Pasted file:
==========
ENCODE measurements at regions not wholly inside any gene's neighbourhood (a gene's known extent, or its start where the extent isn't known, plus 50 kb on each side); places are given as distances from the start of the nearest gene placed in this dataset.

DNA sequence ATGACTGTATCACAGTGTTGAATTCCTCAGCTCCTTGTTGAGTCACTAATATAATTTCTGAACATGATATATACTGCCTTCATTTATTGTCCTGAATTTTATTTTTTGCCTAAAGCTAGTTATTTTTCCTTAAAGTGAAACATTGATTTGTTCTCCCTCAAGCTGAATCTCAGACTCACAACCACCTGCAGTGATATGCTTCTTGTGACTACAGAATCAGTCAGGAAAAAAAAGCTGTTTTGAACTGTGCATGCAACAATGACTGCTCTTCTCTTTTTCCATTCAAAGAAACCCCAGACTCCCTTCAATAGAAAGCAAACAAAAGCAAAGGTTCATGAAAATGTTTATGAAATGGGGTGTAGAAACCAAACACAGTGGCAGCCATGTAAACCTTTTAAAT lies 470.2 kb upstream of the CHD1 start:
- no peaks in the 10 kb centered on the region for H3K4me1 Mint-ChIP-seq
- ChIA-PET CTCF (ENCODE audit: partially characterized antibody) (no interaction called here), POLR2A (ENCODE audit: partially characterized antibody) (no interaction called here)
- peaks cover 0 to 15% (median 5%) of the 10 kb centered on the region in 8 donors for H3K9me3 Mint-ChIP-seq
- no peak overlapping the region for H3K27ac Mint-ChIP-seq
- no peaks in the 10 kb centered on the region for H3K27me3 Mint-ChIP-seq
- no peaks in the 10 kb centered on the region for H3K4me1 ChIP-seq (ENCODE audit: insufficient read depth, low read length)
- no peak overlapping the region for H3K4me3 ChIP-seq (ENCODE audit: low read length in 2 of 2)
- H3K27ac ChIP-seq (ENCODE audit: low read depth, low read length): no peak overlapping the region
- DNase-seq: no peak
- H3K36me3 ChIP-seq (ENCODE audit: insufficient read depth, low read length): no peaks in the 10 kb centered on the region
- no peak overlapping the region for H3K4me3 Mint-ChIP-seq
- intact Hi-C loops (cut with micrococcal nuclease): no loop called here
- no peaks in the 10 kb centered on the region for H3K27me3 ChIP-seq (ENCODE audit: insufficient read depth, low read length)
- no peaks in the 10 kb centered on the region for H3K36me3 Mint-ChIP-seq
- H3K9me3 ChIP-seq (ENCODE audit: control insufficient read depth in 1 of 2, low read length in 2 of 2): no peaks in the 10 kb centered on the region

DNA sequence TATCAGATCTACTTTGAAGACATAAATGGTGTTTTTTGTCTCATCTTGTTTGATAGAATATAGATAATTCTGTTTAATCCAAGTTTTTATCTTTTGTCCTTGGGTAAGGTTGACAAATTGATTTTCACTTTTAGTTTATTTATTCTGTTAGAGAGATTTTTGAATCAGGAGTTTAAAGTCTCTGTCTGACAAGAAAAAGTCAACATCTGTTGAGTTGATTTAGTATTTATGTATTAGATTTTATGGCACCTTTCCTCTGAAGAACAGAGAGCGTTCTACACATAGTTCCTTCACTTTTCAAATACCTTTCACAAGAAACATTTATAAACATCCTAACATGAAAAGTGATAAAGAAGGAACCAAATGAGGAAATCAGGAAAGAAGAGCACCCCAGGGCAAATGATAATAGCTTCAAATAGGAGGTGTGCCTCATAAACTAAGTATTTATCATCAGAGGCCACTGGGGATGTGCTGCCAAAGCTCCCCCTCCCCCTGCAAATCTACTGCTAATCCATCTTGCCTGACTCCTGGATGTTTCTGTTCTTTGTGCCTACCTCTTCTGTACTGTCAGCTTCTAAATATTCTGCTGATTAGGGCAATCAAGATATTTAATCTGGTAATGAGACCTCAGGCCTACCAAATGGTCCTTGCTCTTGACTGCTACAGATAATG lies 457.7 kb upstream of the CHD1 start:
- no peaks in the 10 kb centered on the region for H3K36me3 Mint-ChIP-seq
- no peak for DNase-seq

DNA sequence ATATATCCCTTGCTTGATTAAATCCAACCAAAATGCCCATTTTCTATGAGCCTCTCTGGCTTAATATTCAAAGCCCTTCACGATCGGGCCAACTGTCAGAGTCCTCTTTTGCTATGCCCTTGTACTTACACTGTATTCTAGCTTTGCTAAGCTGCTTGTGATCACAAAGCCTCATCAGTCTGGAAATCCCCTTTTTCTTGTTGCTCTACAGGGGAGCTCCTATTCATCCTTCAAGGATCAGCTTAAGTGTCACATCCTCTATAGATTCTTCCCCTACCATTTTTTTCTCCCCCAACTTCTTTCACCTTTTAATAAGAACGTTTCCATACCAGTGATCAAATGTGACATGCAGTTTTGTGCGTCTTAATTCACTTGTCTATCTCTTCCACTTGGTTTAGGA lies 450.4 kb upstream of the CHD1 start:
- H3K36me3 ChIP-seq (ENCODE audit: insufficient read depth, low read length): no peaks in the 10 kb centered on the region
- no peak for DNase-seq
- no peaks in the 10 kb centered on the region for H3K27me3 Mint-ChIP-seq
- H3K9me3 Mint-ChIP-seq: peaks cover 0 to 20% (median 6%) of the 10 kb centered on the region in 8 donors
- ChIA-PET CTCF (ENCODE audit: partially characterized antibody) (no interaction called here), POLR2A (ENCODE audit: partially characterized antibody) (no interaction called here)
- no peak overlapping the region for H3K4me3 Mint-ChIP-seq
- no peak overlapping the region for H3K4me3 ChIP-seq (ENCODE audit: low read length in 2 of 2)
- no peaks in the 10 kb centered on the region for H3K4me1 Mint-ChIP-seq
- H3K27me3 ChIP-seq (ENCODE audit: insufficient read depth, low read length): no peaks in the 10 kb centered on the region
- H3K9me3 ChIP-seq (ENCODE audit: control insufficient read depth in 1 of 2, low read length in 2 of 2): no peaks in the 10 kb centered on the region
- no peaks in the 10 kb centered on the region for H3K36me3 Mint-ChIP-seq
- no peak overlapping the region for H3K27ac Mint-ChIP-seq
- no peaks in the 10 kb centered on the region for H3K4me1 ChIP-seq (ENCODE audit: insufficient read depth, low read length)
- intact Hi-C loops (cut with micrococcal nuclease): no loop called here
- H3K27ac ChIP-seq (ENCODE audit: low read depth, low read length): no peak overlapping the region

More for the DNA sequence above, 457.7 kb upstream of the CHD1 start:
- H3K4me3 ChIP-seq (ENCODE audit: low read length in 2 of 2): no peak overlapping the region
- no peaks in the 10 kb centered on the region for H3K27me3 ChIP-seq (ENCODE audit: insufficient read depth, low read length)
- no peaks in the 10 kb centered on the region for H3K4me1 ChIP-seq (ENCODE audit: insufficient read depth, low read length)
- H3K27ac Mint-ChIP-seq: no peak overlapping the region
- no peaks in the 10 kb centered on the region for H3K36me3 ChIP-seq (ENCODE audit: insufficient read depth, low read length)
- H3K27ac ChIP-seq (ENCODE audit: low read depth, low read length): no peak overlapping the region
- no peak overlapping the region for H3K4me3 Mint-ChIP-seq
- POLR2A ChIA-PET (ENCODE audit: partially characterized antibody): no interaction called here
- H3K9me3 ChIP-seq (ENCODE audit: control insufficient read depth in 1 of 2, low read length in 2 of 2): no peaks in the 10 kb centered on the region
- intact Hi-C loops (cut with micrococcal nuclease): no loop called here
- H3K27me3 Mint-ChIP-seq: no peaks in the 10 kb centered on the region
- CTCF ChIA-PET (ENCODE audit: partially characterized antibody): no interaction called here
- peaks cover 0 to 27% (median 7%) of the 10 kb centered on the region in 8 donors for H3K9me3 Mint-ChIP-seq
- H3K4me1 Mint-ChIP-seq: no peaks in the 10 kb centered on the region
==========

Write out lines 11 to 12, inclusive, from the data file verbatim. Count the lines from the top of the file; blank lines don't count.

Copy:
- DNase-seq: no peak
- H3K36me3 ChIP-seq (ENCODE audit: insufficient read depth, low read length): no peaks in the 10 kb centered on the region